- Ponzi schemes often include investments that are not registered with the Securities and Exchange Commission (SEC) or state regulators. Investors benefit from registration because it gives them access to knowledge about the company’s management, goods, facilities, and finances.
- Unlicensed sellers– Investment practitioners and companies must be licenced or registered under federal and state securities laws. The majority of Ponzi schemes are run by unlicensed individuals or unregistered companies.
- Avoid investments that are secretive or complicated if you don’t understand them or can’t get full information about them.
- Problems with paperwork– Errors on account statements could indicate that funds are not being spent as promised.
- If you don’t receive a check or are having trouble cashing out, you should be suspicious. Promoters of Ponzi schemes often try to deter players from cashing out by promising even higher returns if they remain in the game.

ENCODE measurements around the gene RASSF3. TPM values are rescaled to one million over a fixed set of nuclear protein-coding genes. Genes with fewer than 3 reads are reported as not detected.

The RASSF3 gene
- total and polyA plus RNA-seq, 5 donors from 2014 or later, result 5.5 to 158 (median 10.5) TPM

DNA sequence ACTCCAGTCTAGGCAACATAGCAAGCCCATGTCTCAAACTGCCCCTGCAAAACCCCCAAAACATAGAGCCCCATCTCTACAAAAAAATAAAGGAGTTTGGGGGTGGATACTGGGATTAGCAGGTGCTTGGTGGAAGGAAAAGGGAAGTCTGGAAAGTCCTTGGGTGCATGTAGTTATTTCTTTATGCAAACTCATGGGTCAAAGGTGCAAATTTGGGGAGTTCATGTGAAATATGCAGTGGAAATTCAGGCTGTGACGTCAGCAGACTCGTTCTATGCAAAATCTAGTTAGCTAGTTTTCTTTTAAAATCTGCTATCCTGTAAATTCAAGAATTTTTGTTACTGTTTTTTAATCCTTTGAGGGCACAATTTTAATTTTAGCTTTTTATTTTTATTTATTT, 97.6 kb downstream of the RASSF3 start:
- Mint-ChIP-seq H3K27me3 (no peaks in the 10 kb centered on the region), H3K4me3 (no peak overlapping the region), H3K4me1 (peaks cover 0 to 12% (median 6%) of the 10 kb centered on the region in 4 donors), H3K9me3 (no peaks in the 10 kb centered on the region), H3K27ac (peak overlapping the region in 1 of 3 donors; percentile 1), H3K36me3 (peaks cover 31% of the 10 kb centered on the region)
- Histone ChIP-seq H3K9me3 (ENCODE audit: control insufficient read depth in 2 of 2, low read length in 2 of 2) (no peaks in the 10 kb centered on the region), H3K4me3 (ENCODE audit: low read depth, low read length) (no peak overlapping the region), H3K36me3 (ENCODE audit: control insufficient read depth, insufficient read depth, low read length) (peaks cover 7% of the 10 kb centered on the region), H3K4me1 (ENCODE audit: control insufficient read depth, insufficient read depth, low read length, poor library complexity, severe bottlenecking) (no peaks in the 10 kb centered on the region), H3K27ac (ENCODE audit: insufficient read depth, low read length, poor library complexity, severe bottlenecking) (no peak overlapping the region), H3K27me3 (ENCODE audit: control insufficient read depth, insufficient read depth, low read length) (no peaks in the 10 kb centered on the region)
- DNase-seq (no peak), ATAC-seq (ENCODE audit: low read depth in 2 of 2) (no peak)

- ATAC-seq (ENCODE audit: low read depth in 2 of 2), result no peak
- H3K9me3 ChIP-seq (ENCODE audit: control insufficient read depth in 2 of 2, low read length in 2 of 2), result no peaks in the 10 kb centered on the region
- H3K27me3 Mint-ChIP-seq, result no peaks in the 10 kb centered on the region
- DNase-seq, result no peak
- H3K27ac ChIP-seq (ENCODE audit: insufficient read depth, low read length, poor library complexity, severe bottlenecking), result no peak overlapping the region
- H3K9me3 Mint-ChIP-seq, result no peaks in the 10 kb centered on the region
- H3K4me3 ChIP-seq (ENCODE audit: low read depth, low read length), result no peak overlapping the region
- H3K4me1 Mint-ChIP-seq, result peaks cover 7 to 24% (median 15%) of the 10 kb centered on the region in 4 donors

Save yourself from ponzi scheme
Here are a few tips that will help you in not becoming another victim of a Ponzi scheme.
- Use your common sense when someone offers you a high paying scheme. Investment schemes that look to good to be true are defiantly a trap to lure people in.
- Ask questions and do extensive research on the company that is offering the investment scheme.
- Honest firms provide very detailed investment reports of their schemes. A Ponzi scheme on the other hand will have a minimum or no report of the scheme on paper.
- Be patient and choose your investment schemes wisely. Decisions on investments should never be taken in a haste.
While it may seem hard to identify a Ponzi scheme but a cautious further investigation will bring the truth to you. Save yourself from falling into the traps of attractive return schemes.
Ponzi schemes are made alluring so that people get enticed by them. If a scheme seems too profitable according to the current market trend then it’s a red flag for you.